Turn off all faucets, water-demanding appliances such as swamp coolers, ice makers, water softeners, and outdoor hoses, etc. Be sure no one is using any water. Look at your water meter, see photo below for a typical water meter. If the dial on the meter moves after a 15-minute time frame, you most likely have a leak. Many water meters feature a “leak detector” which is a small red triangle or diamond on the face of the meter that will rotate during very low flows such as a dripping faucet. If the meter indicates that you have a leak, inspect all fixtures, appliances, and pipes to locate it, keeping in mind that there may be more than one source of leakage. Sometimes a leak may be hidden in the underground piping. If you believe this to be the case, find the main shut off at the house and turn the valve off. Check the meter again. If the red leak detector triangle is turning and there is no visible sign of water standing at the surface, call a leak detection service.
- Most leaks occur at the overflow pipe in the toilet tank. The water level is probably too high. Gently bend the float arm down so the valve shuts off the water about a half inch below the top of the overflow pipe. Newer flush valves can be adjusted with the screw at the top of the valve. If the valve is worn it may need to be replaced. You may need to call a plumber for help.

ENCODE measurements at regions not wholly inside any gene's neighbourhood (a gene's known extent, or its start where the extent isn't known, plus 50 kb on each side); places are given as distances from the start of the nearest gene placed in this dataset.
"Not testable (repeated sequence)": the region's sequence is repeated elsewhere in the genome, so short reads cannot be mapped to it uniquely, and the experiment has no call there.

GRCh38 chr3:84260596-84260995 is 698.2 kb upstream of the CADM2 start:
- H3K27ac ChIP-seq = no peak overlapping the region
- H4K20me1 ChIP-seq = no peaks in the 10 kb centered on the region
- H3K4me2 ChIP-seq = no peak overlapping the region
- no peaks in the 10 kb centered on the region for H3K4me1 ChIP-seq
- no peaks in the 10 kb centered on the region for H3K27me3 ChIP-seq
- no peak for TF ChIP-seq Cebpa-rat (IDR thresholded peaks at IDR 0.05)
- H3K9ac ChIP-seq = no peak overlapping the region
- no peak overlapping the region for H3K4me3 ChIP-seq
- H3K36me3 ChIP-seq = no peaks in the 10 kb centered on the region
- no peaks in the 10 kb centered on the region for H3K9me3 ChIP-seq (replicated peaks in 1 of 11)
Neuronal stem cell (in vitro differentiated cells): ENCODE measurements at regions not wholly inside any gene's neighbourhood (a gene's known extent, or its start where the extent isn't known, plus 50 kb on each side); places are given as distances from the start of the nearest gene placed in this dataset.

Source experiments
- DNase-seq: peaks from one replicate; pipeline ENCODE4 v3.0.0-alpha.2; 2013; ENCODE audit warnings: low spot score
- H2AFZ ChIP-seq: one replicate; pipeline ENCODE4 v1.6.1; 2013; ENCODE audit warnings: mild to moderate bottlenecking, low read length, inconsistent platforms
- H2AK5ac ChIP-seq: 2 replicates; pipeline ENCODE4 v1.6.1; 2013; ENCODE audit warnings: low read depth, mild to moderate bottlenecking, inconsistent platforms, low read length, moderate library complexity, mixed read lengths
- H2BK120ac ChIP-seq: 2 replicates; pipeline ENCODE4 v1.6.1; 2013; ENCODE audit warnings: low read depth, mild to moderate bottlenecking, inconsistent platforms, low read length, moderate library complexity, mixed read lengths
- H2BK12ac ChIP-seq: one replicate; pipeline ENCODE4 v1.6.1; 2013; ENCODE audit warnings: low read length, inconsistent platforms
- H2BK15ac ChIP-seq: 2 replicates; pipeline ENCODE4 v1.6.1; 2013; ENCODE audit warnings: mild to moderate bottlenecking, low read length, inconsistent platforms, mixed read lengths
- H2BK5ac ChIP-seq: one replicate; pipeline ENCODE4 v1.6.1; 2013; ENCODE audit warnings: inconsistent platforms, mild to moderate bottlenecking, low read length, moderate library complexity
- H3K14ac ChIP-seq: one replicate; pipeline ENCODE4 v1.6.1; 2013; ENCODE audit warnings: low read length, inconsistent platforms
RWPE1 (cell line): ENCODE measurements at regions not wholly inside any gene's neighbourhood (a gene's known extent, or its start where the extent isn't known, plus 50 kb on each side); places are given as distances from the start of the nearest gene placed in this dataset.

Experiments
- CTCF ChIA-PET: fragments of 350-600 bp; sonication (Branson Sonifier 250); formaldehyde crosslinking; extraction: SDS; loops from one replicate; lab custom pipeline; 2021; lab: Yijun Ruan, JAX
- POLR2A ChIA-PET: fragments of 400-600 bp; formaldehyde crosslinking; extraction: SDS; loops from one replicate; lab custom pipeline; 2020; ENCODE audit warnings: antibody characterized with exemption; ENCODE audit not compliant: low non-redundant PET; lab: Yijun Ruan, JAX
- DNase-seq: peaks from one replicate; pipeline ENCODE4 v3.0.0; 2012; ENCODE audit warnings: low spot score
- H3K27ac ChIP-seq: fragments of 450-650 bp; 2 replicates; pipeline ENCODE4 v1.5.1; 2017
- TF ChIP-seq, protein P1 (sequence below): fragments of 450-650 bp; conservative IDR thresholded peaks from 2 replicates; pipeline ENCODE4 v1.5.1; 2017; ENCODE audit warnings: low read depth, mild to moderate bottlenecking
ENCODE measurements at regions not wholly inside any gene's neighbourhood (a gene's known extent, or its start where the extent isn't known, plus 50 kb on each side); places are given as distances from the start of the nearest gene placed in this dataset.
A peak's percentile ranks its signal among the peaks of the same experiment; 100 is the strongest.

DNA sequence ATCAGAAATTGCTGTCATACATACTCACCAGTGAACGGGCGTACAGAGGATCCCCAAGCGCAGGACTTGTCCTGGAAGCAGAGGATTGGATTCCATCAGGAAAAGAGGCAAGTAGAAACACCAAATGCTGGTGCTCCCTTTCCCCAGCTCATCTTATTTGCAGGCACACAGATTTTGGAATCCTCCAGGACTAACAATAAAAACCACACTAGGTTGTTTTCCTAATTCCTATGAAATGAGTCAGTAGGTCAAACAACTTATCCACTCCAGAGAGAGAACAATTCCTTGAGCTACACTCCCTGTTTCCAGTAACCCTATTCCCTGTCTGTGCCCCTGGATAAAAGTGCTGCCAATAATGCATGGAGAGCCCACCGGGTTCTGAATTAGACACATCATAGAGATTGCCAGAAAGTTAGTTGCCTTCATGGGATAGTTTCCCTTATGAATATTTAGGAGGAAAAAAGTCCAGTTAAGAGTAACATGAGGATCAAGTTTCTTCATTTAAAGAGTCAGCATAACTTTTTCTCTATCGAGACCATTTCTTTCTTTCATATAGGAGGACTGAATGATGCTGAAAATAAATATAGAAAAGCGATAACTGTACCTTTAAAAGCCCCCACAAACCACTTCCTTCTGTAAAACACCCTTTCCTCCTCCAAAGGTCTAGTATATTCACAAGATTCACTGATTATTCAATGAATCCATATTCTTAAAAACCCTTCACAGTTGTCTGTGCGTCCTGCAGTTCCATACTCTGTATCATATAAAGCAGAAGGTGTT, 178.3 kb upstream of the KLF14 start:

- Some leaks occur at the plunger ball or flapper in the toilet tank, which allows water to seep into the bowl and down the drain unnoticed. Drop some food coloring into the tank of clear water and wait to see if it shows up in the bowl. If it does, you most likely have a leak at the plunger ball or flapper. The mechanism may either be out of alignment or may need to be replaced.
- Faucets will also leak and are most commonly caused by worn washers. Faucets should be checked once or twice per year. Turn off the faucet. If the faucet continues to drip, turn off the supply line to fix it. Take the faucet apart and replace the washer. The washer size is important. It needs to fit inside the cup-shaped valve stem and spread out to the edges when it’s screwed down. Many newer faucet designs use cartridges and/or O-rings instead of washers and may present a bigger challenge to the do-it-yourselfer; you may need to seek help from a plumber especially if the faucet is a single lever or joystick-type control.Typical Meter Pictured Below